The Critérium du Dauphiné’s opening stage finished in spectacular fashion with breakaway rider Rune Herregodts (Intermarché-Circus-Wanty) coming agonisingly close to denying the peloton victory, only to be caught 25 metres from the line by Christophe Laporte (Jumbo-Visma) at the head of a reduced bunch. Matteo Trentin (UAE Team Emirates) was next across the line, with Herregodts hanging on for third.
- Chapeau to the Dauphiné organisers whose route created a thriller of a first stage. In fact, one look at the whole race parcours is enough to get the pulse racing; while there are a number of the Tour de France-esque stages you’d expect from the ASO’s own tune-up race, even the few flat finishes come at the end of an imaginative route that has drama written all over it.
- With a five-rider breakaway up the road, Jumbo-Visma and Bora-Hansgrohe had control of the peloton until the hilly finishing circuits, which included the category-four Côte du Rocher de l’Aigle, a significant hurdle for the fast men, and by the same token, a great opportunity for those better suited to lumpy terrain. This is where Soudal Quick-Step showed their cards by bringing Julian Alaphilippe to the front and eating into the gap with ferocious efforts from Dries Devenyns and Mauri Vansevenant in particular.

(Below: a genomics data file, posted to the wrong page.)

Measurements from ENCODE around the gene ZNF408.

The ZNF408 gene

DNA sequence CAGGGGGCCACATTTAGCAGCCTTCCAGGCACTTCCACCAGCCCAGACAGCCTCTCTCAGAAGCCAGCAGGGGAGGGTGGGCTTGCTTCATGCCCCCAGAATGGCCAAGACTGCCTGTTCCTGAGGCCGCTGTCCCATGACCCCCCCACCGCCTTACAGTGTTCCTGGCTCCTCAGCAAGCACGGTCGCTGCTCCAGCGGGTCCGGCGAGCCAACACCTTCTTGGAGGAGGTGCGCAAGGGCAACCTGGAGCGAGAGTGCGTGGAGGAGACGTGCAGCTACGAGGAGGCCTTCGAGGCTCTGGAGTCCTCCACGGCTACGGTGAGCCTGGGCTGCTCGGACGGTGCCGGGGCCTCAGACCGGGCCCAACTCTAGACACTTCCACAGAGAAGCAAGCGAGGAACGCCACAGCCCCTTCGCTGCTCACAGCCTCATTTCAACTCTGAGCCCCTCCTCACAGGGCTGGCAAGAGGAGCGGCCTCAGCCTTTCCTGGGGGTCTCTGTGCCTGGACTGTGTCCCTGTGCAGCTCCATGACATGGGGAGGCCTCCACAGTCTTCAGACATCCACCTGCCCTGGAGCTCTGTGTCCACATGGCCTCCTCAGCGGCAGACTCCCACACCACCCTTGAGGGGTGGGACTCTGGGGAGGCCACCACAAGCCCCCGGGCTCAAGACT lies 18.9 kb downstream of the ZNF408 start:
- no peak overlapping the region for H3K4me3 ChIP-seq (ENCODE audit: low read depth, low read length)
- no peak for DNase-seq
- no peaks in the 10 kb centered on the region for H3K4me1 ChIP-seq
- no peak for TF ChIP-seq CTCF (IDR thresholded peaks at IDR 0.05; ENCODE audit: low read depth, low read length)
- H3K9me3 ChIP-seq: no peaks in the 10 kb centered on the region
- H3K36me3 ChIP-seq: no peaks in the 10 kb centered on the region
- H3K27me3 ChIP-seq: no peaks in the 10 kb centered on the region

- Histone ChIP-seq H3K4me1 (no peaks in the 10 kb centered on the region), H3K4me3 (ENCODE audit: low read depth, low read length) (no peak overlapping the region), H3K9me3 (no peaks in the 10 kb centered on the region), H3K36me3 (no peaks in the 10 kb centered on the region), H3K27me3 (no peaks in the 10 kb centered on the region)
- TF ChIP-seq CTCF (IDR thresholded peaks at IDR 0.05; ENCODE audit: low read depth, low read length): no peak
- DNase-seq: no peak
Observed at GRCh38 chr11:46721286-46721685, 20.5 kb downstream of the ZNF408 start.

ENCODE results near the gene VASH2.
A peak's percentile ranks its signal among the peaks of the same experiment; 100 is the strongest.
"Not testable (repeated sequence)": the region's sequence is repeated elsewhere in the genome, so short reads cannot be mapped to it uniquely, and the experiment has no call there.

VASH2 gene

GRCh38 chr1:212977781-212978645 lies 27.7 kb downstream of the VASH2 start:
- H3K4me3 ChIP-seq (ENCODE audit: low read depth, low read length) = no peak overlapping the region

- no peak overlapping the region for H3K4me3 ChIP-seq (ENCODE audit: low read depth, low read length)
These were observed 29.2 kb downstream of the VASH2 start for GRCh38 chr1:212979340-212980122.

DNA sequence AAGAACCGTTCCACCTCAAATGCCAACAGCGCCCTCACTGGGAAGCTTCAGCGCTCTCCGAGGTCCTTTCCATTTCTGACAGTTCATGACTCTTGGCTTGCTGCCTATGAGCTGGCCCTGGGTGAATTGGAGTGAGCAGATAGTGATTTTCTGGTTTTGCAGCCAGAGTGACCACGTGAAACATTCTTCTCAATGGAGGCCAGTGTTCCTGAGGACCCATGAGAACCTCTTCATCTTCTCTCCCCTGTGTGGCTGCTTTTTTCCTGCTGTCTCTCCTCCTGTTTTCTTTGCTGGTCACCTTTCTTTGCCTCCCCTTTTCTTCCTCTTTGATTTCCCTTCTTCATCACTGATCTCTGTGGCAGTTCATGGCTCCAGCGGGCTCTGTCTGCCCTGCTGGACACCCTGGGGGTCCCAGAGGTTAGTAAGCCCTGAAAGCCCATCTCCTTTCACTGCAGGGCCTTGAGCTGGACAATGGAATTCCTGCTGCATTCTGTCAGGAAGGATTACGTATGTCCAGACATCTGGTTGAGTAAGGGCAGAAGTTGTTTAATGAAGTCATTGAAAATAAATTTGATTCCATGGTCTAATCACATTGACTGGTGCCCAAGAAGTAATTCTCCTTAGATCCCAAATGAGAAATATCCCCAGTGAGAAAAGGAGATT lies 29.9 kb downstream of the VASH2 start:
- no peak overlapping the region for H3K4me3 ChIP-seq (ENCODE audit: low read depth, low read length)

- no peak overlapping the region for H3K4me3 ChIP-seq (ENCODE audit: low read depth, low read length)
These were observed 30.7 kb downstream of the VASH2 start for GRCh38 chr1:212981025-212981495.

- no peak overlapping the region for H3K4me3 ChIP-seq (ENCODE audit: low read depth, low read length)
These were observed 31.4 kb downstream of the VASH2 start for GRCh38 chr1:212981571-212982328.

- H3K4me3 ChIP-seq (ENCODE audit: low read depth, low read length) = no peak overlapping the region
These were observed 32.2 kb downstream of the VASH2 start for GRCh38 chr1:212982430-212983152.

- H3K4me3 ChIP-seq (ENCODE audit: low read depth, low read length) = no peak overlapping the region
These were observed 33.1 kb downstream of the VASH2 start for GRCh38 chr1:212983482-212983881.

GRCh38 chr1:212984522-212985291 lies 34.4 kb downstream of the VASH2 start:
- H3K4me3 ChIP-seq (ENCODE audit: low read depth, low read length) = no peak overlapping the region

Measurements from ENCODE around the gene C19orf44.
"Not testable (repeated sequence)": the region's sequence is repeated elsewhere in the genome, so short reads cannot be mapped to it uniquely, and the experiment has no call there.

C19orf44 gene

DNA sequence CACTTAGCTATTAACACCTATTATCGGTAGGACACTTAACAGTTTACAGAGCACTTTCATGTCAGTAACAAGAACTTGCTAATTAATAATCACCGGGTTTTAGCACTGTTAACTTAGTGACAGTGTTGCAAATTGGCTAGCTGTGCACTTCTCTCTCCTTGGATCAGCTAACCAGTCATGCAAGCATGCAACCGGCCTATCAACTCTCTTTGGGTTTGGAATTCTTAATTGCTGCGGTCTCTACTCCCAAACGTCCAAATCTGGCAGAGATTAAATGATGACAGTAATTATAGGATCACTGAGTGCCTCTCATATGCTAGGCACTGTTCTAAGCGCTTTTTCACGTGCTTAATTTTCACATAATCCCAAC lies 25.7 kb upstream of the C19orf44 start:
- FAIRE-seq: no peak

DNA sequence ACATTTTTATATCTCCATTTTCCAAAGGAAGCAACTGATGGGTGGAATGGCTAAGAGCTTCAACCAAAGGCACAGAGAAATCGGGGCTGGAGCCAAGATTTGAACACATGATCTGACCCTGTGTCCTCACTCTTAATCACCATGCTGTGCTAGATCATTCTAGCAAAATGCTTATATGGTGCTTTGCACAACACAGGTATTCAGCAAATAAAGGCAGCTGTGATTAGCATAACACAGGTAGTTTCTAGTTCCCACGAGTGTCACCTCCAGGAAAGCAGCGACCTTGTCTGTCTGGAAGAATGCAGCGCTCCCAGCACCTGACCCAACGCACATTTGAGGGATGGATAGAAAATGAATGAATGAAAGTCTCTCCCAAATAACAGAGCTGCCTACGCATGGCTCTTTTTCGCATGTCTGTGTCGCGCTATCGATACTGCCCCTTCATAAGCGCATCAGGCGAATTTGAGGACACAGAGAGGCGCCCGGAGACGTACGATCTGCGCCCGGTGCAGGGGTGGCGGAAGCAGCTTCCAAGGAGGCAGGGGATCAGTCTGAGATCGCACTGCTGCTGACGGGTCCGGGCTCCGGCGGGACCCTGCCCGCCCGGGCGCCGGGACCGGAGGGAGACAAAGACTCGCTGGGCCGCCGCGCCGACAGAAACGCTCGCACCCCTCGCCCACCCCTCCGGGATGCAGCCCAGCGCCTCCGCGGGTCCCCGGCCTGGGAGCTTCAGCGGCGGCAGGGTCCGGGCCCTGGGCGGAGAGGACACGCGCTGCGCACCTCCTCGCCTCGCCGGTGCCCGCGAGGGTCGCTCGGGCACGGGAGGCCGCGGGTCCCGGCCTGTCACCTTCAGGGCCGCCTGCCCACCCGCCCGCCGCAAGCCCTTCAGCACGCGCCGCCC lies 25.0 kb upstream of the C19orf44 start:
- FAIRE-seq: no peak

- Herregodts and Dorian Godon (AG2R-Citroën) were the last riders standing from the breakaway with 11km to go, and Godon – winner of an attritional Brabantse Pijl this spring – finally let go when the Jumbo-Visma-led peloton came within six seconds of making the catch. Herregodts went over the KOM moments later and pushed on on the descent. It fell to Jumbo-Visma to lead what remained of the bunch for the last 10km, and as they entered the last kilometre several seconds in arrears, Jonas Vingegaard was the last man left at Laporte’s disposal.
- The peloton had moved from sharp shadows to heavy rain and back throughout the day, which added more than a little risk to the country lanes, and on the run-in to the finish in Chambon-sur-Lac. Rune Herregodts almost came a cropper in a left-hander with 2.5km to go – the combination of rain and brand-new tarmac made for a dangerous corner – but he was able to stay upright and continue his time trial to the finish.
- There were a number of crashes in the first half of the stage with Ethan Hayter (Ineos Grenadiers) and Hugo Page (Intermarché-Circus-Wanty) coming off worst, both forced to log DNFs, along with Antwan Tolhoek (Trek-Segafredo) who could really do with some good luck some time soon.
- Christophe Laporte (Jumbo-Visma)
- Matteo Trentin (UAE Team Emirates)
- Rune Herregodts (Intermarché-Circus-Wanty)
- Axel Zingle (Cofidis)
- Maxim Van Gils (Lotto Dstny)
GC after stage 1:
- Christophe Laporte (Jumbo-Visma)
- Matteo Trentin (UAE Team Emirates) +4s
- Rune Herregodts (Intermarché-Circus-Wanty) +6s
- Axel Zingle (Cofidis) +10s
- Maxim Van Gils (Lotto Dstny) st.
Today was a day for the GC favourites to stay safe. Some, like Vingegaard – right at the front of the bunch is a good place to be – Richard Carapaz, Egan Bernal, Jai Hindley, David Gaudu, Adam Yates and defending white jersey winner Tobias Halland Johannessen, finished on the same time as Laporte, but not all were so lucky (or so vigilant). While his teammate Matteo Jorgenson stayed out of trouble, Enric Mas finds himself already 15 seconds down, but he’s better off than Mikel Landa who’s facing a deficit of 22 seconds.